A.R. Arathi, M. Harikrishna, M. Mohan

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Pages: 49-64

Gap/Lag acceptance is the primary basis for analysing uncontrolled intersections. Misjudgement in gap/lag acceptance imparts high risk to the drivers. The gap refers to the temporal difference between consecutive vehicles on a major road, whereas lag is a part of the available gap, occasionally coinciding with the first gap. Even though both are different in real scenarios, studies do not consider them separate. The lag acceptance behaviour of drivers must be studied thoroughly because the acceptance of shorter lags is more in developing countries due to the aggressive behaviour of drivers, which might lead to road crashes. However, such studies are very scarce compared to gap acceptance studies. A study of the lag acceptance process is essential for improved traffic safety and operational efficiency at skewed uncontrolled intersections. This study adopted machine-learning techniques to predict the lag acceptance decision of drivers to examine how it performs compared to commonly used methods. Data were collected at six intersections from various cities in Kerala, India, during peak hours. Artificial Neural Network (ANN), Logistic Regression (LR) and Support Vector Machine (SVM) models were developed, and their performance was compared. The occupancy time approach was used to determine the critical lag. The goodness of fit measures shows that the ANN model outperforms the LR and SVM models, with an accuracy of 93.6%. Furthermore, goodness-of-fit measures such as F1 score and R2 values are 0.964 and 0.892, indicating that the prediction of the ANN model is excellent. Lag sizes of less than 2.7, 3.5, and 3.0 seconds were shown to be less safe, corresponding to right-turn from major, right-turn from minor and through from major roads.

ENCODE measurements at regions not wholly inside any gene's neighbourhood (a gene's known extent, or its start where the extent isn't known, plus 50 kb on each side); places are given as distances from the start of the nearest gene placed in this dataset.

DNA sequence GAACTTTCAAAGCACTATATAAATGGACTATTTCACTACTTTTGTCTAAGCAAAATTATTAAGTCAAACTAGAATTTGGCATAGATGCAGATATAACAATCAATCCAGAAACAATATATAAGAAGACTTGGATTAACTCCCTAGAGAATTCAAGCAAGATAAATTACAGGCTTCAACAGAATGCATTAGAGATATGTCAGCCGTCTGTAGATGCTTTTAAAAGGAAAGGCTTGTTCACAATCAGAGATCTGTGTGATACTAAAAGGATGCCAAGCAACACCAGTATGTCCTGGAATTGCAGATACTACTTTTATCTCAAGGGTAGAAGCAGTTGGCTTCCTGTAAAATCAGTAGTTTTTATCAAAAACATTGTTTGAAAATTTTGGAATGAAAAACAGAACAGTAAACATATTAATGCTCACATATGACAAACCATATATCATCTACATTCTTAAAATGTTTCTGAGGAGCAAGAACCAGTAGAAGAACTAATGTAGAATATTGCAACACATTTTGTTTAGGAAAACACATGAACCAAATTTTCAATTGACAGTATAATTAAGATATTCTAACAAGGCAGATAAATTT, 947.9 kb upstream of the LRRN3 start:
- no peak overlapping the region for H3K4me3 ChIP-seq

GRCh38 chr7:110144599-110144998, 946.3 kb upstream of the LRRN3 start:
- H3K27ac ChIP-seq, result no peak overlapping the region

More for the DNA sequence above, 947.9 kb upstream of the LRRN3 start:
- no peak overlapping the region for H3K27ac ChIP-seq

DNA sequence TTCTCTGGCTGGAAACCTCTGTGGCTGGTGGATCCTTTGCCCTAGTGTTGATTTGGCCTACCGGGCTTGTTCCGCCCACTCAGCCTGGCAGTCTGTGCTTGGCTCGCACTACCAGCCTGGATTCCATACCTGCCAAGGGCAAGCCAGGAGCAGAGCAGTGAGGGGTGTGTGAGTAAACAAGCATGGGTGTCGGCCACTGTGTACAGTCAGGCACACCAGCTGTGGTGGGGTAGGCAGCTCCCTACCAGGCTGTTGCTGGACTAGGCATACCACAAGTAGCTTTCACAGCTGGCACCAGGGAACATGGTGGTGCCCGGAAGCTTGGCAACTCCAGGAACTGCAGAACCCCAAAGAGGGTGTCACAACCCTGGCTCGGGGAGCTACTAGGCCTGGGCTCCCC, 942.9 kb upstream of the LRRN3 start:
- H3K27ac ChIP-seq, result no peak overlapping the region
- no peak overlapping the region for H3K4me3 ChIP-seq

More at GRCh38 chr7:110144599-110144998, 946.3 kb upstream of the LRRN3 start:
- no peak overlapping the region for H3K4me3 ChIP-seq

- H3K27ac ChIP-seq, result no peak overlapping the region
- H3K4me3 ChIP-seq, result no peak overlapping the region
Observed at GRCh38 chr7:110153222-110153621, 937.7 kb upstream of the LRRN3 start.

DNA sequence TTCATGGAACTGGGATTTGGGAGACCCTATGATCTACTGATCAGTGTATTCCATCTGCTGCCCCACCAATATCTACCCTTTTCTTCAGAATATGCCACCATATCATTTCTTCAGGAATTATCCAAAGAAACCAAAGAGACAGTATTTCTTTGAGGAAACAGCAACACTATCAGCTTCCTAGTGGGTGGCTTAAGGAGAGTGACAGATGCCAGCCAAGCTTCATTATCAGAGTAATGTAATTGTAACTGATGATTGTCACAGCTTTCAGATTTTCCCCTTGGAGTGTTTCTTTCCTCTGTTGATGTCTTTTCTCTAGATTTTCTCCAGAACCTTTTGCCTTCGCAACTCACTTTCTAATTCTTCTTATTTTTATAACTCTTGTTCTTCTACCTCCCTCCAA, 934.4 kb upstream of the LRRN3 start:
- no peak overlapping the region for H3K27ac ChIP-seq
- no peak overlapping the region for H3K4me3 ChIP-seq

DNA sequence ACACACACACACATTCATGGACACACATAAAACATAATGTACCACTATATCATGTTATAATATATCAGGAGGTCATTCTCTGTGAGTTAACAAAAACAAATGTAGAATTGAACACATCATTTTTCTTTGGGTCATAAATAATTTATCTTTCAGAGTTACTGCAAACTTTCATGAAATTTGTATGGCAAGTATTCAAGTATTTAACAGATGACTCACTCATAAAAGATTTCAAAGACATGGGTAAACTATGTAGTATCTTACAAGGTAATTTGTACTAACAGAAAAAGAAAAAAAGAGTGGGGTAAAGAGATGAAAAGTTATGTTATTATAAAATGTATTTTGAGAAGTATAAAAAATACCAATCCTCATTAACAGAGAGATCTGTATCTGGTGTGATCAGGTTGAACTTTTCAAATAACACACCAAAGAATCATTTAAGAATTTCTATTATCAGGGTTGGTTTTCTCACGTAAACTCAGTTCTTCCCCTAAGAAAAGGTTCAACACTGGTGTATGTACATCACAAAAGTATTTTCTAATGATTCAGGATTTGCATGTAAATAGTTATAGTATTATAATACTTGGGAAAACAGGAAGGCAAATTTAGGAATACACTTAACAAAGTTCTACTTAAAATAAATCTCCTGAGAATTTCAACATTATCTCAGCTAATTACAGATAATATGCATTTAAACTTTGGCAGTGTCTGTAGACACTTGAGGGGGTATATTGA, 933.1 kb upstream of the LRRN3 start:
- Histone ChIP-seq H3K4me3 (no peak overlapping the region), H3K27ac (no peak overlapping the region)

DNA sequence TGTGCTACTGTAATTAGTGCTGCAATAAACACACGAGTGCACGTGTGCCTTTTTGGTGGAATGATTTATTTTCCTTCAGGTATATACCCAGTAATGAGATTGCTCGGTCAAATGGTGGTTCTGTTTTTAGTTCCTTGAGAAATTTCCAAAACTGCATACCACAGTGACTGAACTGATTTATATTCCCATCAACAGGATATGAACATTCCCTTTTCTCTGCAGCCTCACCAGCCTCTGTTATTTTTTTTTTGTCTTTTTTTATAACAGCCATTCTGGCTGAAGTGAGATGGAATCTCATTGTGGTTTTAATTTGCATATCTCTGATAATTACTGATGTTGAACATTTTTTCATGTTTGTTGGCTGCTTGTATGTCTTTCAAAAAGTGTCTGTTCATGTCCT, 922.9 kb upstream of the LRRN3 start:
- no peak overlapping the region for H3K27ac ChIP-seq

Keywords: skewed uncontrolled intersections; lag acceptance; lag size; critical lag; safety thresholds